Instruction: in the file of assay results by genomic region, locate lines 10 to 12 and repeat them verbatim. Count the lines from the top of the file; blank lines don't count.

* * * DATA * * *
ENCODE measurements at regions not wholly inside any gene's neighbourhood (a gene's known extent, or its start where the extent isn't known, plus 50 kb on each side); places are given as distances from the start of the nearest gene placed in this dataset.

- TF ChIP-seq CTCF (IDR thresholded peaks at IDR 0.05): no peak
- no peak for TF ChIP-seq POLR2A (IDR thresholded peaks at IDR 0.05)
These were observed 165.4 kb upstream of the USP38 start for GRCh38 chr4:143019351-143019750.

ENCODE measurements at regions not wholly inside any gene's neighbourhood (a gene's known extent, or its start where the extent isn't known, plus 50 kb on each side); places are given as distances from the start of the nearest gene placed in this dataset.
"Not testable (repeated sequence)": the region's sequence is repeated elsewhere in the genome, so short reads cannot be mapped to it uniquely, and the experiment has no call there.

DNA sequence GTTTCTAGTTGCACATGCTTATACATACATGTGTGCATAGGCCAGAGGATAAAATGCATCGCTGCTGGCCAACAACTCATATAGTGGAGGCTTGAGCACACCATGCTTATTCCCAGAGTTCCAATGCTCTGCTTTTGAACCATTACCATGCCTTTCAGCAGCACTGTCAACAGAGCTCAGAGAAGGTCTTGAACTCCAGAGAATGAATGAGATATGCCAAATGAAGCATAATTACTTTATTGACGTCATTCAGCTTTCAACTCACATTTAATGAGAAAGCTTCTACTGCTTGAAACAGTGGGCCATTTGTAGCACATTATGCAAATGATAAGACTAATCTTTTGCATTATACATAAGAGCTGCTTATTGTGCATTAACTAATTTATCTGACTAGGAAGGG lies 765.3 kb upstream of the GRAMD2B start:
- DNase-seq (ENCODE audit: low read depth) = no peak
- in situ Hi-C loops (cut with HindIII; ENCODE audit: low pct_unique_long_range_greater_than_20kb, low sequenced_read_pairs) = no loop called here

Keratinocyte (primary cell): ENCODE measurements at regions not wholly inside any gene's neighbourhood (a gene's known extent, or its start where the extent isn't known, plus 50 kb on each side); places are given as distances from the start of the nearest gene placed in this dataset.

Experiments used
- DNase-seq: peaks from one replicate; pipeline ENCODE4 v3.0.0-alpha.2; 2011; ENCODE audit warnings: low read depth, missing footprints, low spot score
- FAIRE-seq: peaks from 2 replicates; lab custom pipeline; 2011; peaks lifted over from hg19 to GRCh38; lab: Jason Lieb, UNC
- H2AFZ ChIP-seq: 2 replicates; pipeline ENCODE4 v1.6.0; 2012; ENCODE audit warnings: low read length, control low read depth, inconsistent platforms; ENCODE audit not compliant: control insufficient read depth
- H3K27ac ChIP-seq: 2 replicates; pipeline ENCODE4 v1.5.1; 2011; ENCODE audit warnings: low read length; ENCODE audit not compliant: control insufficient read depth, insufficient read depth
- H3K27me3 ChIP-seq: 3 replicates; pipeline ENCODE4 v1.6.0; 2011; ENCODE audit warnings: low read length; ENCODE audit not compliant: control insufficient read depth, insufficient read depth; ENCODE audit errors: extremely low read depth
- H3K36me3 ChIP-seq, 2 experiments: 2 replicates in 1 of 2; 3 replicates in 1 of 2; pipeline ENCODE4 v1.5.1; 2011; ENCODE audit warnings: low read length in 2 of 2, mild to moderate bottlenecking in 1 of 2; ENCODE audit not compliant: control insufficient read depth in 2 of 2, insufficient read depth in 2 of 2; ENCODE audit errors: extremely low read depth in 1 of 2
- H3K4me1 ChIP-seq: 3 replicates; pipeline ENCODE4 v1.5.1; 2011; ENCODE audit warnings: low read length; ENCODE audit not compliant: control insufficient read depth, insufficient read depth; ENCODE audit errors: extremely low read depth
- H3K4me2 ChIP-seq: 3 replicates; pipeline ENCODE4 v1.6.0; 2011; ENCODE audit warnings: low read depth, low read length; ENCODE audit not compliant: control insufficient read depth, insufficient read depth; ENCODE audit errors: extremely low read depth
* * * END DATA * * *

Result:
Keratinocyte (primary cell): ENCODE measurements at regions not wholly inside any gene's neighbourhood (a gene's known extent, or its start where the extent isn't known, plus 50 kb on each side); places are given as distances from the start of the nearest gene placed in this dataset.

Experiments used
- DNase-seq: peaks from one replicate; pipeline ENCODE4 v3.0.0-alpha.2; 2011; ENCODE audit warnings: low read depth, missing footprints, low spot score